Walk: Mwnt, Ceredigion
Surrounded by hill, sand and sea on the Ceredigion coast in Wales is a small, white-walled church, at its most magical on Christmas Eve
Sometimes, between onslaughts of wind, you can hear the snort of an Atlantic grey seal in the turbulent waters below Foel-y-Mwnt, the prominent conical hill that rises above low-lying pasture and cliffs of clasts and boulder clay. Often, you see bottlenose dolphins. Kestrels hang poised in the air, and choughs kite-sail over the summit.
Sheltering from brutal south-westerlies beneath the hill is Eglwys y Grog, the Church of the Holy Cross. That it’s dedicated to a cross rather than a saint suggests antiquity. It’s possible that a stone cross once stood on Foel-y-Mwnt in the 5th or 6th century. It would have been clearly visible to the early Christians who travelled here in small wooden boats in search of wilderness and solitude, many of whom went on to found churches that bore their own names.
It’s likely that the present 14th-century building, visited by medieval pilgrims heading to Bardsey, Cardigan or St David’s in the footsteps of those primitive saints, replaced an earlier structure.
Christmas on the coast
Nowadays, in July and August when the beach is busy, bilingual services are held every Sunday, attended by holidaymakers and parishioners from the sister church in Y Ferwig. Eglwys y Grog is open to visitors every day of the year and, on Christmas Eve at 9pm, Holy Communion is held by candlelight.
You can walk there from Aberporth, branching off the Wales Coast Path to follow finch-flocked hedges across the fields where thrushes, fieldfares and redwings hustle for hips and hawthorn berries, before dipping into the valley at Mwnt.
The church is small and stoic with whitewashed, rubble-stone walls, the squat bell tower reminiscent of a Mediterranean chapel. Turfy ground, between the church and its surrounding enclosure, slopes to the top of the drystone walls, perhaps to let the sheep out but not in, though they tend to use the open gate. You can hear them munch the grass encroaching over the paving slabs. The sheep rub against the graves, some of which are neat and spruce, while others are splintered into shards.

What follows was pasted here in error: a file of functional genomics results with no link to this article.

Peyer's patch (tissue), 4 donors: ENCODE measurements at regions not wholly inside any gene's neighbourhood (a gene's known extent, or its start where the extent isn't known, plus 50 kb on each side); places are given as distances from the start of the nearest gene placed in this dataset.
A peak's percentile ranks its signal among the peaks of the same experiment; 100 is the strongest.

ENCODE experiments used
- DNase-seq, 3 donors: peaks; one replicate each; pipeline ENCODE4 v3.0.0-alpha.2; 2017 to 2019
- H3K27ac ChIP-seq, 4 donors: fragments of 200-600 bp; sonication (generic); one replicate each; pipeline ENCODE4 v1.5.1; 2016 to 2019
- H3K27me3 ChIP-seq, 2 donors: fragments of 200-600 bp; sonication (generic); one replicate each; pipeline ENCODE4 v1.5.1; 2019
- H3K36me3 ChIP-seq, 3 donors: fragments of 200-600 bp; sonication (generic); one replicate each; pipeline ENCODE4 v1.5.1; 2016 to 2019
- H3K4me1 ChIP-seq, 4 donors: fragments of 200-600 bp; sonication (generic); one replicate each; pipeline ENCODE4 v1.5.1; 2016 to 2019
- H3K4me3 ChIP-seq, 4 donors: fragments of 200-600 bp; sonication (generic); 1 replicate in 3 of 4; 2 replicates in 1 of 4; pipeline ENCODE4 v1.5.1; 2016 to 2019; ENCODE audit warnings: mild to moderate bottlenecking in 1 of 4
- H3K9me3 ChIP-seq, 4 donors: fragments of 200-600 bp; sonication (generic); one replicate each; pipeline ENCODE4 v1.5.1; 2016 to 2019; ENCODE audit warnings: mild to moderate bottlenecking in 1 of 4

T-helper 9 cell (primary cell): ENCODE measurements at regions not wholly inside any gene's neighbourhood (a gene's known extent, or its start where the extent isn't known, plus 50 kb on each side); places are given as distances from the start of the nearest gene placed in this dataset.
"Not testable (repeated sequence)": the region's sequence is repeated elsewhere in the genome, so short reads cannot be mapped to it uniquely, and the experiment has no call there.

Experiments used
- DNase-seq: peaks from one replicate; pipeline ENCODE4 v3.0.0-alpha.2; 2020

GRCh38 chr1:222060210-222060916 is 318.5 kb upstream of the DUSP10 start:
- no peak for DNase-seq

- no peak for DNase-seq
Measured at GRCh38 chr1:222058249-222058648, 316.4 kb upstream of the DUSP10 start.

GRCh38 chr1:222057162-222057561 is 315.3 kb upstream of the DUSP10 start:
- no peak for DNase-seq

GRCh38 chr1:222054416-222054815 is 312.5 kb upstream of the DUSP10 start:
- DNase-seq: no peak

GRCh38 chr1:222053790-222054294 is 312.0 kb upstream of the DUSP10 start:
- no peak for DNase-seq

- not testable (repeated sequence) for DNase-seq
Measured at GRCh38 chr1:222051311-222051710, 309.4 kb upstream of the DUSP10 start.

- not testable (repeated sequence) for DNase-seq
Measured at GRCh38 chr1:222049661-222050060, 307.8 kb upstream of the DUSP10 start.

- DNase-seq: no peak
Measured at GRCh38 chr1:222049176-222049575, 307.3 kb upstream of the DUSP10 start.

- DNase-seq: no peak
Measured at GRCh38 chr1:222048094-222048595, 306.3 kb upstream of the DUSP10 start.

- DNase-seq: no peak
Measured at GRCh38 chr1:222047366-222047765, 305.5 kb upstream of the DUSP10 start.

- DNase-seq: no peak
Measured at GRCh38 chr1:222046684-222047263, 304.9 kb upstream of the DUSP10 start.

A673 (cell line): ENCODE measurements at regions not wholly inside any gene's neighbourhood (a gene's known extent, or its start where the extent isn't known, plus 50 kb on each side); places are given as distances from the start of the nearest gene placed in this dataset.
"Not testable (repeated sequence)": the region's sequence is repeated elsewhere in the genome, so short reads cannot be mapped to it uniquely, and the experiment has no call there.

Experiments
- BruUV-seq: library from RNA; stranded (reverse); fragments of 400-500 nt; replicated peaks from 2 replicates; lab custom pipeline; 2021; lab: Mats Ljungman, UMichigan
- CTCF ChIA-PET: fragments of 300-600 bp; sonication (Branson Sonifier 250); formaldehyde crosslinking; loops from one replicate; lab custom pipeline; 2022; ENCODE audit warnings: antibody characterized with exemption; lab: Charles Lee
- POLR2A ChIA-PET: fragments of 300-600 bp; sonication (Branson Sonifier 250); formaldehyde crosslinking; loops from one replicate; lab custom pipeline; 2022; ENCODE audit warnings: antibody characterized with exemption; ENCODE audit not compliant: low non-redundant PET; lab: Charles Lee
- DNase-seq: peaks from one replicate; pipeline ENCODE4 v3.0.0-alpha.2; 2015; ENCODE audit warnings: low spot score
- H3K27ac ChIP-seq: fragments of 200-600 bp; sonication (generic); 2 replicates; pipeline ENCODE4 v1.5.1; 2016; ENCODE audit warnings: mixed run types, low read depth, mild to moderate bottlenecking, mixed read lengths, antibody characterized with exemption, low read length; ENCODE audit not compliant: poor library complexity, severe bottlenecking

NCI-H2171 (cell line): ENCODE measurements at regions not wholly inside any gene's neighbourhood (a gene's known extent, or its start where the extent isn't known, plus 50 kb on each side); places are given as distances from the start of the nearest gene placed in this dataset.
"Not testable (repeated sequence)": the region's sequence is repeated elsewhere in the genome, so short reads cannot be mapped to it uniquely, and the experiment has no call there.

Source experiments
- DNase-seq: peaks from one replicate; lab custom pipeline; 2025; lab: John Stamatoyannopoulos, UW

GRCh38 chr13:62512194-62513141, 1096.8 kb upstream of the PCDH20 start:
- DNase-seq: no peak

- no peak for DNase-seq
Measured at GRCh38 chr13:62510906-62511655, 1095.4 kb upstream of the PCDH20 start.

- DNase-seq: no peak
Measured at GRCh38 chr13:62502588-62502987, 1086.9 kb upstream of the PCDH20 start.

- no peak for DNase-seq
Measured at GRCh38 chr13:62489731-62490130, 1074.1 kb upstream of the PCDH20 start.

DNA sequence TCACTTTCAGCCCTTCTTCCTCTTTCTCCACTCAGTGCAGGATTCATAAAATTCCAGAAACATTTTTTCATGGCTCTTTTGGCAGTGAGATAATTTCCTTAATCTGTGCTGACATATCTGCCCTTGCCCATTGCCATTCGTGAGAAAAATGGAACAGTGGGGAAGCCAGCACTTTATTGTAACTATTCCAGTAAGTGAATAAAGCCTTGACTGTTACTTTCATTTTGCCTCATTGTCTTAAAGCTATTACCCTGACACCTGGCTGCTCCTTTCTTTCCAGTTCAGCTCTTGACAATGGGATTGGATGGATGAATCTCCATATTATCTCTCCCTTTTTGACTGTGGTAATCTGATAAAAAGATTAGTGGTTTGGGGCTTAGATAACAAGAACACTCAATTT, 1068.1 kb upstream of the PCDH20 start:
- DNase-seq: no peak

Warped with age
Inside, the rich quietness seems louder than the sound of the wind, filtered through the stone walls and the hill. The 12th-century Preseli bluestone font is a simple square. The walls are white. The windows are clear, though some of the glass is warped with age, wobbling the landscape outside.
Like shipwreck timbers, fragments of a 15th-century rood screen are displayed on the wall. The remains of crudely carved figures once painted in red, blue, green and gilt, possibly saints or apostles, are still discernible. The softwood pews are smooth, speckled in places by woodworm, scored in places by penknives. The oak roof, with cusped king-post trusses, arches overhead like an upturned boat.
Outside, sheep shelter, and the wind shepherds clouds across the sky. Waves scud up the deep beach of clean brown sand where the early Christians landed.
Follow the winding coast path back to Aberporth, passing spectacular cliffs and outcrops, watching for red kites over brackened hills, and basking seals, while the sea rinses the rocks.
Main image ©Alamy
Julie Brominicks is a landscape and travel writer who lives off-grid in a caravan in a mossy Welsh valley.